VANUNU – Well, the most important point is that it was the same situation that we have right now, namely that these people continue to lie and to cheat the world as well as their own citizens by denying the truth, by declaring that they do not have atomic weapons while at the same time I was working there helping to produce them. At that time there were more than 200 atomic weapons, in 1986, and it was at that time that they started to produce the most horrible of all weapons, the hydrogen bomball of this in secret, in lying and in cheating the world and all of its citizens. So I said to myself `It is impossible to keep these secrets. I must report about them and to try and stop it.'

    TILLAWI – Mordechai, there are a lot of nations that have nuclear weapons. What is it about Israel having them that makes you so nervous?

    VANUNU – Because Israel wants to use them, to cause genocide and holocaust on other innocent citizens. It has always been a part of Israel's secret policy. And also by having them, Israel will use them as a threat to avoid making peace with the Arab world as well as imposing her policies on those peoples. As long as she has them, she will continue on in her policies of not making peace, of occupation and of neglecting the Palestinian suffering caused by the refugee camps that have existed for more than 50 years.

    TILLAWI – What made Mordechai Vanunu betray his country and then change his religion?

    VANUNU – Yes, this is a very good question and very important. You are right, it is not usual to have a person come to these hard conclusions. As far as my conversion, it started at the very early age of 15 or 16. I was raised in the Jewish religion and in a Jewish family. Israel and Judaism were considered as one nation, one big family, one tribe. I began criticizing and rejecting Judaism over the point of view that these Jews are teaching injustice through their Judaism. In the same way that Jesus Christ also criticized Judaism 2,000 years ago, I was unwilling to accept what they teach, and later converted to the opposite of Judaism.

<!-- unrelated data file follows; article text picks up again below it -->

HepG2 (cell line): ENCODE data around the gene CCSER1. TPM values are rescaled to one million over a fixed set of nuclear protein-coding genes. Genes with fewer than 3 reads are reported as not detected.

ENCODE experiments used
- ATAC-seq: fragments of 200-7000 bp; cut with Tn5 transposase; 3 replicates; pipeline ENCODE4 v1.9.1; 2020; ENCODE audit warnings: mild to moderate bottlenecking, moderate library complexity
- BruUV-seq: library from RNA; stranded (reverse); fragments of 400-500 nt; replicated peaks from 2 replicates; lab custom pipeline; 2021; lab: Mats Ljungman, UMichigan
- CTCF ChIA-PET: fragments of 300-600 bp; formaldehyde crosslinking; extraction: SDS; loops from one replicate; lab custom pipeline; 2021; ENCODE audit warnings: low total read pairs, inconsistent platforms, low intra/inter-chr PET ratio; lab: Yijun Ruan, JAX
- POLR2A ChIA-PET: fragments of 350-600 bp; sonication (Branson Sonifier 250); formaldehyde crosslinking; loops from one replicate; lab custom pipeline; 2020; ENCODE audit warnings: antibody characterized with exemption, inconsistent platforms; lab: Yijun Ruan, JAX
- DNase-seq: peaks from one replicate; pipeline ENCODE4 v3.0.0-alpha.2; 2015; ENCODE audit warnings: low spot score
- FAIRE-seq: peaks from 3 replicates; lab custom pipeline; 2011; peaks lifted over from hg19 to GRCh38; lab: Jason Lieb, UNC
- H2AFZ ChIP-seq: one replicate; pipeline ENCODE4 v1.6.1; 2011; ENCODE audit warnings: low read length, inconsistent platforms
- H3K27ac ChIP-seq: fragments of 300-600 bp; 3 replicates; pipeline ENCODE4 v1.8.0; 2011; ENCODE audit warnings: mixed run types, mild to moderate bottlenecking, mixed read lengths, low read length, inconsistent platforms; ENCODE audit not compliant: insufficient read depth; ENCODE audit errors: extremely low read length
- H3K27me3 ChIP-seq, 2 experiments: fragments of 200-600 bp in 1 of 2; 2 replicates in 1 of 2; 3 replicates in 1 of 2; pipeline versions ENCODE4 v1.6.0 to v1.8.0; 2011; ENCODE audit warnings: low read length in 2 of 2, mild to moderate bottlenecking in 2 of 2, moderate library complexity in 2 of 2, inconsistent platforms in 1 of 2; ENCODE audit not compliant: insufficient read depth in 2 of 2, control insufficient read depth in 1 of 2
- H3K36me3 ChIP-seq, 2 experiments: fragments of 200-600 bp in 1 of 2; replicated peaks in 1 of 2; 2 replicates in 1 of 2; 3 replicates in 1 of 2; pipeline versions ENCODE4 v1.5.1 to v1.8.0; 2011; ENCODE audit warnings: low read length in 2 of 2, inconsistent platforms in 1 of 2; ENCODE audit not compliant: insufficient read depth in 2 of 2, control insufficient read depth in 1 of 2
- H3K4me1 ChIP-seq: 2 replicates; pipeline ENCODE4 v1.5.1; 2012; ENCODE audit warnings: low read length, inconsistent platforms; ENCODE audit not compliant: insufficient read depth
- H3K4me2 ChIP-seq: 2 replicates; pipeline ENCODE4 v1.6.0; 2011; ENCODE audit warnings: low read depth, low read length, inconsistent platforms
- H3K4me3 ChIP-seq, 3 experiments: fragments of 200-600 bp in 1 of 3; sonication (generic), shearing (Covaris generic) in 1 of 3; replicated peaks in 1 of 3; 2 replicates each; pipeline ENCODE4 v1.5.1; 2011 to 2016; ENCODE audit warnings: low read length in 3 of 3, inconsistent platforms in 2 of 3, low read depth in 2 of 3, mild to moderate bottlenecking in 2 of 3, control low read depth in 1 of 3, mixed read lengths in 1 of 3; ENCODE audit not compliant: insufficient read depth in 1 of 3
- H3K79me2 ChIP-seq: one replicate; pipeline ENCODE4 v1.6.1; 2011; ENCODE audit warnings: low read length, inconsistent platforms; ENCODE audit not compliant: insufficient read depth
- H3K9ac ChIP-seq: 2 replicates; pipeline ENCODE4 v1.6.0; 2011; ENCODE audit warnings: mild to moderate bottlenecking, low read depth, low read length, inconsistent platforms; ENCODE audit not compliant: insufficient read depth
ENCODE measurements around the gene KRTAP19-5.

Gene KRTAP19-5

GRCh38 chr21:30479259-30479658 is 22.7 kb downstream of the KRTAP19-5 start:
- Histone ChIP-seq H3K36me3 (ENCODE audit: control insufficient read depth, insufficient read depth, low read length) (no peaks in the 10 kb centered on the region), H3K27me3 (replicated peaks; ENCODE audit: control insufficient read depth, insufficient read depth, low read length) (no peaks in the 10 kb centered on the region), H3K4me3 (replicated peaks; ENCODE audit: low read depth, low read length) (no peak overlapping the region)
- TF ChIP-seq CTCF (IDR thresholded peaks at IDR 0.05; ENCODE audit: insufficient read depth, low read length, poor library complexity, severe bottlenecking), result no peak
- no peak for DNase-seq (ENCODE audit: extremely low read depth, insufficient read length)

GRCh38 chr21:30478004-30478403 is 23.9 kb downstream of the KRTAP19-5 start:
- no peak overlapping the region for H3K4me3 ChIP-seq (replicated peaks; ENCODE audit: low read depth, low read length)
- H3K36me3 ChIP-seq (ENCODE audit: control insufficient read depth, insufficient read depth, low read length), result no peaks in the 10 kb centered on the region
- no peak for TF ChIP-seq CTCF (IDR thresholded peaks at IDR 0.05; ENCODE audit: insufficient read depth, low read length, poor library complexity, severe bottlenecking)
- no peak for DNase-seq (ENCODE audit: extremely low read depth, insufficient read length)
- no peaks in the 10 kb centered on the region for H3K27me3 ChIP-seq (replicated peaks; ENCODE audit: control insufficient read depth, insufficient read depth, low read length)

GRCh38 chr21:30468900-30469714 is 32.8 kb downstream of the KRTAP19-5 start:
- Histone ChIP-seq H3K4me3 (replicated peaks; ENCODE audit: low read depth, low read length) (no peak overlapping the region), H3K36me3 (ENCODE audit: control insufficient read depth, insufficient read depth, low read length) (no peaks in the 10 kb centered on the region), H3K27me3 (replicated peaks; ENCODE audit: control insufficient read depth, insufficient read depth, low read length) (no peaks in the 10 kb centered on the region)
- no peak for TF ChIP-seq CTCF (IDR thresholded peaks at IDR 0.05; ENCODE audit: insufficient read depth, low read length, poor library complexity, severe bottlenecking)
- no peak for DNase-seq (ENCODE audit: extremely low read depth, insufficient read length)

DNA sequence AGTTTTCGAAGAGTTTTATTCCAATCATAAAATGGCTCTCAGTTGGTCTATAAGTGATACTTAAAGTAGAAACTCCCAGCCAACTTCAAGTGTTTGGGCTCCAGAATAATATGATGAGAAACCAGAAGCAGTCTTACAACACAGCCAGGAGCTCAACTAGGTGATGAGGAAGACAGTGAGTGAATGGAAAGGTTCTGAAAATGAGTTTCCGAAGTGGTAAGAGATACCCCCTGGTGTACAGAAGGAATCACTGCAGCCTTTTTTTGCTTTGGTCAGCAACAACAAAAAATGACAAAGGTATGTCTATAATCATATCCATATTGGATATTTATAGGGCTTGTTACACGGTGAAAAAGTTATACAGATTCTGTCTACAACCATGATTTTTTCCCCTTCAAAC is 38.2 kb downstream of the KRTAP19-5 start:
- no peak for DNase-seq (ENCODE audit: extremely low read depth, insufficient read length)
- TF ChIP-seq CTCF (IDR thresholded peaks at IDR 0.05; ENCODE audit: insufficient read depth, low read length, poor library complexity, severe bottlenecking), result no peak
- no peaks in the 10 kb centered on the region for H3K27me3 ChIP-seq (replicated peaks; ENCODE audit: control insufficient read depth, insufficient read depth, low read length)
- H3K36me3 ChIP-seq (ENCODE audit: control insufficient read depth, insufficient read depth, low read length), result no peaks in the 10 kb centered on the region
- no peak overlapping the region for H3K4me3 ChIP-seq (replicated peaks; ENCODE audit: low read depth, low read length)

The Jewish tribe teaches that there is only one Chosen people of God. They teach of their superiority, taking literally word-by-word the writings in the old bible. And I decided therefore that after 2,000 years these ideas were nonsense. There are 6 billion people around the world, and all of them are equal, all are part of the human race. There is no such thing as a super race. We should all respect and love each other, and that was the beginning of my rejecting Judaism and my accepting of Christianity, of following the teachings of Jesus Christ and of accepting humanity. I am not a religious man, I am not going to become a priest. I did all of this for my humanity and for my beliefs.

    So, I chose my own way and began criticizing the Jewish faith. Those who teach Judaism run the lives of those under them, telling them what they must do every hour of every day, issuing many orders about everything, from waking up in the morning to going to sleep, but at the same time they do not teach them to respect other human beings, to accept non-Jews and to believe that non-Jews are like them. They teach that only the Jews are the chosen people. So, this is Judaism, a collection of primitive traditions thousands of years old that have not changed.

    The world has changed in the last 2,000 years and the Jewish people need to accept and understand this change, and especially if they want a democratic country. You cannot have a state and run it as they did 2,000 years ago. They came to Palestine in the name of the Bible and in the name of their god and took this land that was promised to them thousands of years ago. In the name of this god, they took the land, expelled the people and gave them hard, cruel, barbaric lives for the last 60 years. This way of thinking, this faith cannot exist within this new age, and it was this that also led me to expose Israel's nuclear secrets.

  2. Mortimer
    July 29, 2015 at 14:55

    Mordechai Vanunu (Hebrew: מרדכי ואנונו‎; born 14 October 1954), also known as John Crossman, is an Israeli former nuclear technician who, citing his opposition to weapons of mass destruction, revealed details of Israel’s nuclear weapons program to the British press in 1986. He was subsequently lured to Italy by a Mossad agent, where he was drugged and abducted by Israeli intelligence agents. He was transported to Israel and ultimately convicted in a trial that was held behind closed doors.